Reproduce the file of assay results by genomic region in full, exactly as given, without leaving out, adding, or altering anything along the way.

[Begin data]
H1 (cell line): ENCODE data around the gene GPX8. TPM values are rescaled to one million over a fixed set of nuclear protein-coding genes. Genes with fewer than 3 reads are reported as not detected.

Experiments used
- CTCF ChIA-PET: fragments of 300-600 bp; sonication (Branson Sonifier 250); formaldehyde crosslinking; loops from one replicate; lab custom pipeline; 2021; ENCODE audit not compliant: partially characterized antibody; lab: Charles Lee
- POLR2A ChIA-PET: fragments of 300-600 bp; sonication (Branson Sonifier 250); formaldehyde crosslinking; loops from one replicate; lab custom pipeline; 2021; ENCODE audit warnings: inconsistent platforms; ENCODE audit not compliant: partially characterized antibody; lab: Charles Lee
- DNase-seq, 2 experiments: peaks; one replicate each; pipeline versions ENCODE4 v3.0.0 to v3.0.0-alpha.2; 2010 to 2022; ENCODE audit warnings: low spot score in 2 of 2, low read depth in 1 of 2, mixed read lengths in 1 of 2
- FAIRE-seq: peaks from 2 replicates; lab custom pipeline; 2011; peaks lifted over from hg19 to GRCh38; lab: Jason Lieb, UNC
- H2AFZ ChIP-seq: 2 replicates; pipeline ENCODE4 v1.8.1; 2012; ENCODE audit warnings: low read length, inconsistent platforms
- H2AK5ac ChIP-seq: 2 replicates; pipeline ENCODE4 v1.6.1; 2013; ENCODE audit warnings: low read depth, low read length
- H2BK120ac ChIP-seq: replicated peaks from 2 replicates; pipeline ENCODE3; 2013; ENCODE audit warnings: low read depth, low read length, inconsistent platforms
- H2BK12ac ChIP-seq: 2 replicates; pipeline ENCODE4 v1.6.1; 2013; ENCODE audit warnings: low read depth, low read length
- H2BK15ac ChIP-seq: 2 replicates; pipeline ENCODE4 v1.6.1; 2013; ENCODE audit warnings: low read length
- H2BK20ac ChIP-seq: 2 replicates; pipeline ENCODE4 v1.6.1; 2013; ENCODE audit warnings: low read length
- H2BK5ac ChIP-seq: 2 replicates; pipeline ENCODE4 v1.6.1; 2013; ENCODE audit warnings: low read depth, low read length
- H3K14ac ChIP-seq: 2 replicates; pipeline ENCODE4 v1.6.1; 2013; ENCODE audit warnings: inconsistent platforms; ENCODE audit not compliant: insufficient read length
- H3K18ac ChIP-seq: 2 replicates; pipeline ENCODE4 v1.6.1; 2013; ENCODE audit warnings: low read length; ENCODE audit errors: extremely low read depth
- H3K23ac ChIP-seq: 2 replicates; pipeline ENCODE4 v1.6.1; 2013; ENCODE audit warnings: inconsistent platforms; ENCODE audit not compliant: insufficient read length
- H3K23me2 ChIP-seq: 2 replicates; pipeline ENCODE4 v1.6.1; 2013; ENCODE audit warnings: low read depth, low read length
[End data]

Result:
H1 (cell line): ENCODE data around the gene GPX8. TPM values are rescaled to one million over a fixed set of nuclear protein-coding genes. Genes with fewer than 3 reads are reported as not detected.

Experiments used
- CTCF ChIA-PET: fragments of 300-600 bp; sonication (Branson Sonifier 250); formaldehyde crosslinking; loops from one replicate; lab custom pipeline; 2021; ENCODE audit not compliant: partially characterized antibody; lab: Charles Lee
- POLR2A ChIA-PET: fragments of 300-600 bp; sonication (Branson Sonifier 250); formaldehyde crosslinking; loops from one replicate; lab custom pipeline; 2021; ENCODE audit warnings: inconsistent platforms; ENCODE audit not compliant: partially characterized antibody; lab: Charles Lee
- DNase-seq, 2 experiments: peaks; one replicate each; pipeline versions ENCODE4 v3.0.0 to v3.0.0-alpha.2; 2010 to 2022; ENCODE audit warnings: low spot score in 2 of 2, low read depth in 1 of 2, mixed read lengths in 1 of 2
- FAIRE-seq: peaks from 2 replicates; lab custom pipeline; 2011; peaks lifted over from hg19 to GRCh38; lab: Jason Lieb, UNC
- H2AFZ ChIP-seq: 2 replicates; pipeline ENCODE4 v1.8.1; 2012; ENCODE audit warnings: low read length, inconsistent platforms
- H2AK5ac ChIP-seq: 2 replicates; pipeline ENCODE4 v1.6.1; 2013; ENCODE audit warnings: low read depth, low read length
- H2BK120ac ChIP-seq: replicated peaks from 2 replicates; pipeline ENCODE3; 2013; ENCODE audit warnings: low read depth, low read length, inconsistent platforms
- H2BK12ac ChIP-seq: 2 replicates; pipeline ENCODE4 v1.6.1; 2013; ENCODE audit warnings: low read depth, low read length
- H2BK15ac ChIP-seq: 2 replicates; pipeline ENCODE4 v1.6.1; 2013; ENCODE audit warnings: low read length
- H2BK20ac ChIP-seq: 2 replicates; pipeline ENCODE4 v1.6.1; 2013; ENCODE audit warnings: low read length
- H2BK5ac ChIP-seq: 2 replicates; pipeline ENCODE4 v1.6.1; 2013; ENCODE audit warnings: low read depth, low read length
- H3K14ac ChIP-seq: 2 replicates; pipeline ENCODE4 v1.6.1; 2013; ENCODE audit warnings: inconsistent platforms; ENCODE audit not compliant: insufficient read length
- H3K18ac ChIP-seq: 2 replicates; pipeline ENCODE4 v1.6.1; 2013; ENCODE audit warnings: low read length; ENCODE audit errors: extremely low read depth
- H3K23ac ChIP-seq: 2 replicates; pipeline ENCODE4 v1.6.1; 2013; ENCODE audit warnings: inconsistent platforms; ENCODE audit not compliant: insufficient read length
- H3K23me2 ChIP-seq: 2 replicates; pipeline ENCODE4 v1.6.1; 2013; ENCODE audit warnings: low read depth, low read length